Wyden: Tax investment income to put it more on par with wages
By Peter Wong
U.S. Sen. Ron Wyden has called for a tax on investment earnings as a way to offset a big gap with people who depend on employee wages.
Wyden says his proposal, which he is developing as the top Democrat on the Senate Finance Committee, is intended to narrow a break in the federal tax code that allows deferral of taxes on capital gains. They are profits from the sale of an asset, such as stocks, held for at least one year. Most capital gains are in higher-end households.
The Oregon Democrat spoke Sept. 27, after a meeting with the Main Street Alliance of Oregon, a group that represents small businesses. The meeting was at Shwop, a member-based clothing store in Portland for low- and moderate-income households.
"We have one tax code for the people who shop here," Wyden said. "Then there is a different tax system for the top 1 percent who to a great extent make their money on their investments."
Wyden said his proposal — which would apply to the top 0.3 percent of taxpayers whose income comes primarily from investments — is not only intended to ensure tax fairness, but to recoup money that can stabilize Social Security and federal social programs. Social Security is faced with reducing benefit payments after 2034, given the wave of post-World War II baby boomers now retiring, unless Congress acts.
Wyden said the tax would be levied on $3.8 trillion of assets.
"A lot of that (tax collection) can come into small communities for investments like housing, health care, education and childcare," he said. "So, it has the benefit of reducing inequality and giving everybody the opportunity of getting ahead."
Marci Pellentier owns Shwop, a Sellwood shop.
"I see the impact of inequality on a daily basis with my customers and my members. I believe that addressing wealth inequality is a critical part of our nation and Sen. Wyden's bill is an important step forward," she said. "He has been a big supporter of small business and the little guy in Washington."
Christina Stephenson said she employs five people in a small business who also depend on wages, unlike people who rely on investment income.
"They get to defer taxes and build wealth in a way that is inaccessible for most people. Deferring taxes on capital gains helps people in the top 1 percent, exacerbates inequality, and puts more of the tax burden on workers and small businesses," she said. "Creating fairness in the tax code between ordinary income and capital gains income will bring in revenue."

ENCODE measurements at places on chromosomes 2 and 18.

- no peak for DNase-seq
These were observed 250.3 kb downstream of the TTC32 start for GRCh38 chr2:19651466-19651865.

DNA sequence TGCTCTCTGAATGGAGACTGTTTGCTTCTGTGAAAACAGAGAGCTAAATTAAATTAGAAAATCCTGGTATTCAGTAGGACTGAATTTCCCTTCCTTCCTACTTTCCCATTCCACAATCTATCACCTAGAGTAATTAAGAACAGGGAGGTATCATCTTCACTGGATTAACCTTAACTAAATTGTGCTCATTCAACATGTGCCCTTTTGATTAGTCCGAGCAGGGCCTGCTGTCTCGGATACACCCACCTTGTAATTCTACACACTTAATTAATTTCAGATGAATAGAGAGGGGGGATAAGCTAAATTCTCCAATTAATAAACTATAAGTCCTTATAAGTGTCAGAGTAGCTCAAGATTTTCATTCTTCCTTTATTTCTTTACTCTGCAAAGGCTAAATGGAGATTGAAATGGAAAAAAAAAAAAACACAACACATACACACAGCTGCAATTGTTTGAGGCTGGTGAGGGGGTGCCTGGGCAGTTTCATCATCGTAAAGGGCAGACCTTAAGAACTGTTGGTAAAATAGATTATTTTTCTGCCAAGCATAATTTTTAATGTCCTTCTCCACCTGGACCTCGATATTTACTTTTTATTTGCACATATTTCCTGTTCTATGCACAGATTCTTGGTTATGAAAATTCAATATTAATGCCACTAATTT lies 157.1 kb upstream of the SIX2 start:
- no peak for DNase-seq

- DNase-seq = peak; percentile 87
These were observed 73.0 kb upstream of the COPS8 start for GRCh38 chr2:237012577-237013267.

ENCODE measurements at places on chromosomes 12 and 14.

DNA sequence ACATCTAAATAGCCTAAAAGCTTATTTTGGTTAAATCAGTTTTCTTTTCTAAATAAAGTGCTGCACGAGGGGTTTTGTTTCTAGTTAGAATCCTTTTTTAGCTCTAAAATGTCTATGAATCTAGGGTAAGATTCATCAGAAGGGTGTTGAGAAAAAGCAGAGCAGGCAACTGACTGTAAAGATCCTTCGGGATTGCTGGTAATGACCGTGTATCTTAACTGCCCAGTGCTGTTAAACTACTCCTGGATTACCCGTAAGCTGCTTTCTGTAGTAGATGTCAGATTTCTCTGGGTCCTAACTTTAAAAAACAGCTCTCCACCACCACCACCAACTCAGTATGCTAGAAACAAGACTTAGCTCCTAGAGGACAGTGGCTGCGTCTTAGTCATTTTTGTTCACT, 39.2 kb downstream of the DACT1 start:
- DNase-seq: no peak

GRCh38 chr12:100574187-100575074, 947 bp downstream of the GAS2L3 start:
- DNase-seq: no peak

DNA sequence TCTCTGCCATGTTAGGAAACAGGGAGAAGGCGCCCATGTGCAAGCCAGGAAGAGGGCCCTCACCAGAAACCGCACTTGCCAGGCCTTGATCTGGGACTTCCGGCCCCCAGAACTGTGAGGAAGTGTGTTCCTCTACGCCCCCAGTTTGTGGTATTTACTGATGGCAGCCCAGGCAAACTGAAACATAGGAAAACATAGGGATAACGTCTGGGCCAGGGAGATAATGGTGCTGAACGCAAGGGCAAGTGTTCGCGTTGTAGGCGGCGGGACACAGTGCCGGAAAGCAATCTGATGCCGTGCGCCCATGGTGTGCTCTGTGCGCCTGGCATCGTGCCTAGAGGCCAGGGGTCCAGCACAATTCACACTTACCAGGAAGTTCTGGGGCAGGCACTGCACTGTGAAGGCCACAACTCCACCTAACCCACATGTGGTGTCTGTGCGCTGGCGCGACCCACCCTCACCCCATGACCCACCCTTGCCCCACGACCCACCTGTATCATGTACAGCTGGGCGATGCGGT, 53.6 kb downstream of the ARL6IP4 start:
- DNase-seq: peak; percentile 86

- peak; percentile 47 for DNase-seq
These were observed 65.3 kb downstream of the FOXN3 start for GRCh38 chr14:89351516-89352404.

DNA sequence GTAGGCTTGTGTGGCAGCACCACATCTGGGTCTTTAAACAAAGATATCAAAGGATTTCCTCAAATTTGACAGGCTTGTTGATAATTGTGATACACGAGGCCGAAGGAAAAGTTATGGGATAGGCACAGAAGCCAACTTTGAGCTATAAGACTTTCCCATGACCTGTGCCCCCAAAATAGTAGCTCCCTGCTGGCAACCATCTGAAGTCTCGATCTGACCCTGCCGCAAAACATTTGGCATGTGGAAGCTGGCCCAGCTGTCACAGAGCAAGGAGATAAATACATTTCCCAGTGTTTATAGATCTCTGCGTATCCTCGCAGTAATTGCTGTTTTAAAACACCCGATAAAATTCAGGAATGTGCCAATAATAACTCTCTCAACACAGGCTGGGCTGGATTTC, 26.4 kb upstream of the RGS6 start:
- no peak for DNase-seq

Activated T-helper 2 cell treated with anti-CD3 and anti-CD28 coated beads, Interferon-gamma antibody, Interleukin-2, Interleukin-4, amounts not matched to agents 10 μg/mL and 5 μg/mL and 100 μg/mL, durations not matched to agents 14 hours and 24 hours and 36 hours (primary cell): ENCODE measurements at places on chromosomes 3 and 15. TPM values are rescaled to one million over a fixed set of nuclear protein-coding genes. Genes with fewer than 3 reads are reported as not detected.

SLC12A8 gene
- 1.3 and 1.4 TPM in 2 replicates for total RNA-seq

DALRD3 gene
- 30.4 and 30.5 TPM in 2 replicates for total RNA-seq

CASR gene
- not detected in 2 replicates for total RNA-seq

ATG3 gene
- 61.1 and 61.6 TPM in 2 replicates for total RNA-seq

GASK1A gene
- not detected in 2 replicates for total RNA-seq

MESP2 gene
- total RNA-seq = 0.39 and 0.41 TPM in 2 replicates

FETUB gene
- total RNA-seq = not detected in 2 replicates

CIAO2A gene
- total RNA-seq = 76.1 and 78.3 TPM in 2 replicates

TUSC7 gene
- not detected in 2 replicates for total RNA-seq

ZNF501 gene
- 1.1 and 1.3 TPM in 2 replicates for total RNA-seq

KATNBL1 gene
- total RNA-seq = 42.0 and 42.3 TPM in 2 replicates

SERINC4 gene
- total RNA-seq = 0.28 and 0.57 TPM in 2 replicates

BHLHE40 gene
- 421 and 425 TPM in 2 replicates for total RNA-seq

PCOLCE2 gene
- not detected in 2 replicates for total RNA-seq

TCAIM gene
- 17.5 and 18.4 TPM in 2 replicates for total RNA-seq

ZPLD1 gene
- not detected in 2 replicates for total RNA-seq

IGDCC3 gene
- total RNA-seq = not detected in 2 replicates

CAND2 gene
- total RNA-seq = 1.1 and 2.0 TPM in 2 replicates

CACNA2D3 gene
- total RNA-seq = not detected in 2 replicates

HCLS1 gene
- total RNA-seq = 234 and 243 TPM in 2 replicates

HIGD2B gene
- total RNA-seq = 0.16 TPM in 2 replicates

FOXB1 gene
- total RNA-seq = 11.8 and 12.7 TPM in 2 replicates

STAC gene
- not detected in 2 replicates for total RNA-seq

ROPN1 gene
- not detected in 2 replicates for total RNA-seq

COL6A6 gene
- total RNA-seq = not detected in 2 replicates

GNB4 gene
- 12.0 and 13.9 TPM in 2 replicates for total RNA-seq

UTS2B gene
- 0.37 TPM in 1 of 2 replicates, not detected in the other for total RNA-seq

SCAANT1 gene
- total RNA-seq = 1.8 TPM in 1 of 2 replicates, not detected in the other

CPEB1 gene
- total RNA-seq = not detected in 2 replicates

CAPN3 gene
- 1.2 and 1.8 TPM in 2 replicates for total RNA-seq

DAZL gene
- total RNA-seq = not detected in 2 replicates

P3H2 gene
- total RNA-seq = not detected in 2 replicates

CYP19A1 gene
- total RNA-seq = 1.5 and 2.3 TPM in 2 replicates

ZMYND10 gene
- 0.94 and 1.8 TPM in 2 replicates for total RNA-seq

Wyden was a critic of the 2017 tax overhaul that Republican congressional majorities passed — no Democrat voted for it — and President Donald Trump signed. It is estimated to cost the U.S. Treasury $1.5 trillion over a decade.
Under the revised federal code, capital gains are treated as ordinary income (10 to 37 percent) if held for less than a year — but at rates of zero, 15 percent or 20 percent if held for more than one year. Oregon code taxes capital gains at the same rate as ordinary income; the top rate is 9.9 percent.
Wyden was chairman of the Senate Finance Committee, which writes tax legislation, for a brief period in 2014 until Republicans won a majority in the Senate. Although his proposal is unlikely to advance while the Senate still has a Republican majority, it could be a blueprint for action if Democrats win the presidency and the Senate and hold onto the House in the 2020 elections.
He said he is not critical of Democratic presidential candidates, including some of his own colleagues, for advancing proposals to tax the rich. But he said his proposal is aimed at showing the public that some of the same goals can be reached by narrowing or eliminating existing breaks, normally used by high-income households, that shield income from taxes or apply lower rates.
He said there is a reason the federal tax code has favored capital over wages — and it is most evident outside the Finance Committee hearing room in Washington when tax legislation is discussed. It's known as "Gucci Gulch," named after the Italian luxury-leather shoes often worn by lobbyists. "Showdown at Gucci Gulch" was the title of a 1987 book about the political maneuvering behind the 1986 tax law changes. Wyden's Republican predecessor, Bob Packwood, was a central figure in that debate as chairman of the Finance Committee back then.
"The people who represent the top of the economic pyramid have lawyers, accountants and tax professionals, all of whom try to create as complicated a tax code as they possibly can," Wyden said. "If they can find areas that people cannot understand well, they can tuck in a bunch of goodies for their clients, whose money is primarily made not through a wage, but through capital gains and investments. They do incredibly well."
"I was stunned at how pervasive it is that you can have this enormous pile of capital assets and live on them without paying much, if anything, in taxes."
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